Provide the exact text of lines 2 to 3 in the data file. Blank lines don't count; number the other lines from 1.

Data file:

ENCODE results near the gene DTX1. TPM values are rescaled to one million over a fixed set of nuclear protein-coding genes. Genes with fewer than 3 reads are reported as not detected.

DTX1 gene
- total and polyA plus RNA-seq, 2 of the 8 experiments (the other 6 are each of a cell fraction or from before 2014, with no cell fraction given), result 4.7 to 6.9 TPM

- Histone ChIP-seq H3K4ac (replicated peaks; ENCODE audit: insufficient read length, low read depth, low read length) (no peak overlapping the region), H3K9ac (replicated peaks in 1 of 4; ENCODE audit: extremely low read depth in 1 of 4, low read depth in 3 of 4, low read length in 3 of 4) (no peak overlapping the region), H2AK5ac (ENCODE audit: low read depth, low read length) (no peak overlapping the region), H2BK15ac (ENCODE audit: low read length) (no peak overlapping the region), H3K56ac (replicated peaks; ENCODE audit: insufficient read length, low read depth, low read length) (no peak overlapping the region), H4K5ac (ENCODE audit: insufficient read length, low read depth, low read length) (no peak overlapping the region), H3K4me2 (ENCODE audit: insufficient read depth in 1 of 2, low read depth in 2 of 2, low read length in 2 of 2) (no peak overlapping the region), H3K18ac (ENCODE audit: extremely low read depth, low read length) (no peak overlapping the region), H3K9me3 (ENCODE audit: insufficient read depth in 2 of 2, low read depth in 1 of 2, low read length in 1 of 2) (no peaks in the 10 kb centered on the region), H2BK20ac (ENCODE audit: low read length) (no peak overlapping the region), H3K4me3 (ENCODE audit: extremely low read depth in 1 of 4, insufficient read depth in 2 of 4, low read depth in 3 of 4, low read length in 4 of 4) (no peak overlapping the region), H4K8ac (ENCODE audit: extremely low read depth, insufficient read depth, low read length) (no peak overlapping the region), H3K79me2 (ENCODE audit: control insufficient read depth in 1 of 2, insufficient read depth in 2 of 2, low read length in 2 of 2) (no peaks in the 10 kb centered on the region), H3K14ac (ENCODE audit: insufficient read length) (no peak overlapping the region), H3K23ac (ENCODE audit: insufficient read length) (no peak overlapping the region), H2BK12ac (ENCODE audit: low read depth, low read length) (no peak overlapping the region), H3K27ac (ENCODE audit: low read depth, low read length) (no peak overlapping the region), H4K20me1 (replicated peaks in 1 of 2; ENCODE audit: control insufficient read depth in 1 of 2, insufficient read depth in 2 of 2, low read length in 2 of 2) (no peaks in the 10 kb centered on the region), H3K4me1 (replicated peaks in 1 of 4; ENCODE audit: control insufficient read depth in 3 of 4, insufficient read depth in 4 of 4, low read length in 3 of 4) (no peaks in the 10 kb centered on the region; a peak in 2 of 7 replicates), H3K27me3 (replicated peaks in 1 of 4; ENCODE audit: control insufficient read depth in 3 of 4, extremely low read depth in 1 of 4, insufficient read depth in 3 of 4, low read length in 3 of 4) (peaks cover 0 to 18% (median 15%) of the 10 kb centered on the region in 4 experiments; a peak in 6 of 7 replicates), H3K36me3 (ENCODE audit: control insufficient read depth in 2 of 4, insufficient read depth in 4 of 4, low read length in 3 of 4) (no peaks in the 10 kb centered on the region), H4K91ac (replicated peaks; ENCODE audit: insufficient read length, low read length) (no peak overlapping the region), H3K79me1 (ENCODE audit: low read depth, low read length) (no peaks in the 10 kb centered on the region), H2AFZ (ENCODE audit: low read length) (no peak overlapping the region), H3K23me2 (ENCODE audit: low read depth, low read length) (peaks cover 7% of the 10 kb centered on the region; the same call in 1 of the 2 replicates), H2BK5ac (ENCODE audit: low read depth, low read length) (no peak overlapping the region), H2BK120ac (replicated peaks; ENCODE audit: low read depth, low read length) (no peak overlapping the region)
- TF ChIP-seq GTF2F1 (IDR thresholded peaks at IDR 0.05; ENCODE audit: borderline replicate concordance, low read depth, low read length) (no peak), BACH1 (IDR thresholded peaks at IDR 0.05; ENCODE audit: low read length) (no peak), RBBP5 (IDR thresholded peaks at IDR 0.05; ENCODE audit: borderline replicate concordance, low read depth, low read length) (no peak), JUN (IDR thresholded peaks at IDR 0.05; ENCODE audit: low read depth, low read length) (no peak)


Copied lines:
DTX1 gene
- total and polyA plus RNA-seq, 2 of the 8 experiments (the other 6 are each of a cell fraction or from before 2014, with no cell fraction given), result 4.7 to 6.9 TPM